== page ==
Welcome to this June newsletter from the Customer Union for Ethical Banking, the independent union for customers of The Co-operative Bank.
We hope you’re enjoying the warmer weather and the loosened Coronavirus restrictions after the tough months of lockdown.
This month, Co-operatives Fortnight, a look at the new shardolders in the bank, and the bank’s Ethics in Action newsletters.
From 21st June to 4th July it’s Co-operatives Fortnight, two weeks of events celebrating the power of co-ops. The Co-op Bank is sponsoring the Co-operative of the Year Awards as well as Co-op Congress, the co-op movement’s flagship event of the year. Sponsorship from the bank has allowed the organisers to ensure the event, on Fri 25th June, is free to attend this year. Tickets to attend, online or in person at Stretford Public Hall, can be booked here.
The first week of Co-ops Fortnight is focused on encouraging more people to #JoinACoop. As well as being focused on advocating for ethics and co-operative ownership at the Co-op Bank, at the Customer Union for Ethical Banking we’re proud to be established as a co-operative ourselves. We’re owned by our members, over 1300 of you, and everything we do is powered by your annual membership fees. So, if you’re not yet a member, why not mark Co-operative Fortnight by joining the union?
And if you are a member, thank you for your amazing support! Why not send a message on Twitter to let people know and encourage them to join a co-op as well.
Millions of people are members of #coops. Are you? #JoinACoop during #CoopFortnight
Ethics in Action newsletters since January
Since late last year the Co-operative Bank has been sending “Ethics in Action” newsletters every six weeks to customers who have signed up to receive marketing emails. If you’re not getting them in your inbox, you can update your preferences on the banking app. You can read the most recent editions of Ethics in Action at these links: January, March, April and June.
Who are the Co-op Bank’s newest shareholders?
Last month we brought you news that one of the bank’s shareholders, US hedge fund Blue Mountain Capital, has sold its 10.01% stake in the Co-op Bank to two private equity funds, J.C. Flowers & Co. and Bain Capital Credit. This month, a bit more detail on these new shareholders and what the deal might mean for the bank.
Both J.C. Flowers and Bain are large investors that specialise in buy-outs. Of the two, Bain has the more colourful history. As a result of having two-time US presidential candidate Mitt Romney as one of its founders, it’s attracted a fair amount of scrutiny over the years, including in-depth story in Rolling Stone magazine published during Romney’s second campaign in 2012, on the topic of “how the GOP presidential candidate and his private equity firm staged an epic wealth grab, destroyed jobs – and stuck others with the bill.” (Interestingly, despite the Romney link, during the 2020 election cycle Bain donated millions to the Democrats.)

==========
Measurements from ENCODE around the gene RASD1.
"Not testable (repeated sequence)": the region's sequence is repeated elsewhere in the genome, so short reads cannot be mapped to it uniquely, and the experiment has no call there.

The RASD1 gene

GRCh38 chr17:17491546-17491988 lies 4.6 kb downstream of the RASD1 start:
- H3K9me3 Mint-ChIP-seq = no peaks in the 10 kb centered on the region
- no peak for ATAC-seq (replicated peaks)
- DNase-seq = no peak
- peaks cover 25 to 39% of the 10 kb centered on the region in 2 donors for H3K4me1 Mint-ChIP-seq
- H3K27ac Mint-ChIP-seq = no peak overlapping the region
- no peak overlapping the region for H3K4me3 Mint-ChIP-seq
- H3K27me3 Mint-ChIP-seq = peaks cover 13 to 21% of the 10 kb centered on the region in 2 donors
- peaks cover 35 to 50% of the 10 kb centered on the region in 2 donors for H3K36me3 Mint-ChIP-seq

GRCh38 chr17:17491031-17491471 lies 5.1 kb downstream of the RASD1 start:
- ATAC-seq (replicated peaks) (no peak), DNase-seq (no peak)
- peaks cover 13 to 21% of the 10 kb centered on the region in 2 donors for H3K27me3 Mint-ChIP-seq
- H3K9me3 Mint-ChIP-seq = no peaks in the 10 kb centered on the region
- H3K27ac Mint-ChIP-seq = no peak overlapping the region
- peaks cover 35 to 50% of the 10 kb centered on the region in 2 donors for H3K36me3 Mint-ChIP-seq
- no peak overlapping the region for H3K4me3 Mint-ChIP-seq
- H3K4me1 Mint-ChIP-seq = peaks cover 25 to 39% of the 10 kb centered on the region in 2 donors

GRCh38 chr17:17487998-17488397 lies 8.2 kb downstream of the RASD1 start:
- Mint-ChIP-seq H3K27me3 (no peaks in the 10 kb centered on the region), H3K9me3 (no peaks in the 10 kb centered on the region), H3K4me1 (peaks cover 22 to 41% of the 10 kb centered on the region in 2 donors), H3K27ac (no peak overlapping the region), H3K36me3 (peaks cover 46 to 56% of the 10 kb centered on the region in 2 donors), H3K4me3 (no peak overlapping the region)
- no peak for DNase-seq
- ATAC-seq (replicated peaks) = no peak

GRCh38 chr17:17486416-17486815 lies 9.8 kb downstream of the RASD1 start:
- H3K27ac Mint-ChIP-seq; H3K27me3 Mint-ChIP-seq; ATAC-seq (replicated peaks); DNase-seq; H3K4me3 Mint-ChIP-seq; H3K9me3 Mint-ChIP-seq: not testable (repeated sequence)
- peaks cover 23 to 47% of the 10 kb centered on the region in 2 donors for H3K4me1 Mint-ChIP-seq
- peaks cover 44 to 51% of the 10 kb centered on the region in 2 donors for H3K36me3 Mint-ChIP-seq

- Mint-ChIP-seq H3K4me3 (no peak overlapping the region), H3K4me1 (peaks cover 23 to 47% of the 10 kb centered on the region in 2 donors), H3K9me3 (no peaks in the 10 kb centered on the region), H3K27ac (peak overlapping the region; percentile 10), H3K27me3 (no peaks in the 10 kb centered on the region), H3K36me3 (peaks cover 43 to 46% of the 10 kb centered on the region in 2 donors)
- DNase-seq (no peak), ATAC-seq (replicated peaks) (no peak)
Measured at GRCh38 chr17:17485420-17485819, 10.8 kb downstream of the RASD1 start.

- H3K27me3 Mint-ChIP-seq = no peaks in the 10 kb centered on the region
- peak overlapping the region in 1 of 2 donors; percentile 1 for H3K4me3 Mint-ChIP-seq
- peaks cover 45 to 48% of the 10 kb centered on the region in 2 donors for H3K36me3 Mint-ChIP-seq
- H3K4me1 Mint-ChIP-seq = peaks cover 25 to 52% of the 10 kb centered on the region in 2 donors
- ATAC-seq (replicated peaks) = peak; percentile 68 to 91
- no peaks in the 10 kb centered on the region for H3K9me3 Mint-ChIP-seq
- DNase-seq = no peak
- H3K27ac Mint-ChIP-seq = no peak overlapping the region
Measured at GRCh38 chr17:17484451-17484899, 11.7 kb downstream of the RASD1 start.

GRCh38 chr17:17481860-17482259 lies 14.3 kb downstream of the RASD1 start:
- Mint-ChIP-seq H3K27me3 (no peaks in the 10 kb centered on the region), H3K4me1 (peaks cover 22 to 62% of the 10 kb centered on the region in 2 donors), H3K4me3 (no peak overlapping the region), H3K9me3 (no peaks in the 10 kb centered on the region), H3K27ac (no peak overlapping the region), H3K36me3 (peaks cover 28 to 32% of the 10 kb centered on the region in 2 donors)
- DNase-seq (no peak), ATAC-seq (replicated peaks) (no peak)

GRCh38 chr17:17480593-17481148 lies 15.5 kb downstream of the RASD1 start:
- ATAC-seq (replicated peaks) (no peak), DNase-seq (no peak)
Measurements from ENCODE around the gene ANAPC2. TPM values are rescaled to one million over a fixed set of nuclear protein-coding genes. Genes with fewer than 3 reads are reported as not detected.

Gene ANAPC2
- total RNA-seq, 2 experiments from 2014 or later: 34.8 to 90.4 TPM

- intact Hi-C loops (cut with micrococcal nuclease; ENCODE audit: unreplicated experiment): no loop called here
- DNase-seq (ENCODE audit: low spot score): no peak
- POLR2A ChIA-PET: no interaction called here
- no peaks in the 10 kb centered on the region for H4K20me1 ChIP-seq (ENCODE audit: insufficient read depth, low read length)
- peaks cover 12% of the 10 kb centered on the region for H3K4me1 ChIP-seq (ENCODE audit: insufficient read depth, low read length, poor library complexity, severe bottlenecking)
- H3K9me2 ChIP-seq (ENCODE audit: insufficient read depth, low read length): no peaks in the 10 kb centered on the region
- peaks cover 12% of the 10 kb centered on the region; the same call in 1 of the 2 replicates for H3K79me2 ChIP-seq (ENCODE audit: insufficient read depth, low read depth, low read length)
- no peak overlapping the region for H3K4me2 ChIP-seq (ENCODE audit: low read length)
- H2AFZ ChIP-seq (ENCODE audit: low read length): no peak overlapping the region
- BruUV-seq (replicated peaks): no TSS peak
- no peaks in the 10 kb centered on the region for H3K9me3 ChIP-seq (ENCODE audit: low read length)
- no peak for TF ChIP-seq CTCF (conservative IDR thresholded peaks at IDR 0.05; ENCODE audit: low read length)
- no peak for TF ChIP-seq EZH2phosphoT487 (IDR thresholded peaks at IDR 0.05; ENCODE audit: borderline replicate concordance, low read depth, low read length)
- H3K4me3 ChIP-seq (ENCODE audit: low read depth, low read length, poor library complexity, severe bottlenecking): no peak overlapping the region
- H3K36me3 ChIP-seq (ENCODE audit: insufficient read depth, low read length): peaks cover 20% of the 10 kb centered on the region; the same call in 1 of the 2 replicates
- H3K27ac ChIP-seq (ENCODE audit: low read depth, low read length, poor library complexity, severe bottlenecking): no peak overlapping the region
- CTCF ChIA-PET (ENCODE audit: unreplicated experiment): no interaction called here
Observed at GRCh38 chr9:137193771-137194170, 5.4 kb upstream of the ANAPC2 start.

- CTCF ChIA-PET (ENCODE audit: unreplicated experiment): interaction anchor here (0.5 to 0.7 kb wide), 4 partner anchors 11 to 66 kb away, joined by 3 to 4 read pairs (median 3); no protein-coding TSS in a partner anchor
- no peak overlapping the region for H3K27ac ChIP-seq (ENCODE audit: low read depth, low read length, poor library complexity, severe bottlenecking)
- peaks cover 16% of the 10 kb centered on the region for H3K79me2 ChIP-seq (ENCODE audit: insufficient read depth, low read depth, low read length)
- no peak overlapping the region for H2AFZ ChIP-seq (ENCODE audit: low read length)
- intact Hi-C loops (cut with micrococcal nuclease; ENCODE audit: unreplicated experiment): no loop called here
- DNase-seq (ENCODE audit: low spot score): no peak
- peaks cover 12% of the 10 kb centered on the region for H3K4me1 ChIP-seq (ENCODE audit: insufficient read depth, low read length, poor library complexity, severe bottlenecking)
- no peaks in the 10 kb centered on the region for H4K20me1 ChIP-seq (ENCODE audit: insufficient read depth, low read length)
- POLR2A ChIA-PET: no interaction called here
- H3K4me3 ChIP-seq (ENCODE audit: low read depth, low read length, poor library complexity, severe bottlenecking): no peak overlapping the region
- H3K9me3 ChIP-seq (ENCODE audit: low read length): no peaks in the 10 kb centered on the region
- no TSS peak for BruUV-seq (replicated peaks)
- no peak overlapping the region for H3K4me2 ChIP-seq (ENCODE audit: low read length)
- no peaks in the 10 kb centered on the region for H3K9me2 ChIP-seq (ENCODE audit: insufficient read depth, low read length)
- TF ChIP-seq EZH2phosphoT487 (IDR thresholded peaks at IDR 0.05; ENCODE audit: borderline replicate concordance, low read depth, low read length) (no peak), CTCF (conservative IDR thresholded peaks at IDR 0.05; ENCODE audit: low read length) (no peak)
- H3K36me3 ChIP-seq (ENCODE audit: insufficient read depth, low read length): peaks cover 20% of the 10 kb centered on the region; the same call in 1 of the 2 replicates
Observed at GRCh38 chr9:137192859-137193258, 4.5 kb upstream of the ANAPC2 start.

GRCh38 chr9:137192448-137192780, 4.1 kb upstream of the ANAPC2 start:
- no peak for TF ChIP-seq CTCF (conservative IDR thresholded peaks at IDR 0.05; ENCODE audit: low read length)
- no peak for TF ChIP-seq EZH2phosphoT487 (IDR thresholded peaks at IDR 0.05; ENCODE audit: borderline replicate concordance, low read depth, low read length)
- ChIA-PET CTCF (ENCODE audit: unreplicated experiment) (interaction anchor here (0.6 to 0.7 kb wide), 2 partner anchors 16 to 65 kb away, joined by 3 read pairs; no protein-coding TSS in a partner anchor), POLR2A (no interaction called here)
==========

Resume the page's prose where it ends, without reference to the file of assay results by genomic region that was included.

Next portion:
More recently, Bain Capital has moved to take over and demutualise the mutual life insurer Liverpool Victoria, or LV=. The take-over has been criticised by MPs, although it is LV= rather than Bain which has been on the receiving end of most of the criticism, for failing to adequately consult its members.
J.C. Flowers, unlike Bain, is focused on buying financial services companies. (Its holdings can be seen on its website.) Like Bain, though, its recent moves in the UK financial sector have included demutualising a building society: in 2010 it rescued and demutualised Kent Reliance, leading to the creation of OneSavings Bank. The BBC noted at the time of the transaction that the deal “would give Flowers the needed licence to operate and expand in the UK.”
The record of both funds in demutualising UK building societies is not, of course, reassuring, but it is also unlikely to have much bearing on their strategy for the Co-op Bank. Instead, the media rumours have been that the two funds will push the bank to start buying rival “mid-tier” banks, with Sainsbury’s Bank and TSB being mentioned by both Sky and the Daily Mail’s This is Money. (Of course one media outlet could have just copied the other.)
With the bank only just having moved into profit for one quarter of the year, this kind of speculation is probably best taken with an unhealthy amount of salt for now. It’s also worth remembering that J.C. Flowers and Bain Capital Credit together own just 10% of the bank, so this change in ownership is unlikely to lead to a massive shift in strategy overnight.
For anyone wanting to remind themselves who owns the other 90% of the bank, we’ve updated our ”Who owns the Co-op Bank” web page to reflect the changes.
With best wishes,
The Save Our Bank team
Have you joined the Customer Union yet? It costs £12 a year to be a member of the first ever customer union co-operative, and help us ensure the Co-op Bank sticks to its principles. It only takes a few moments to sign up here.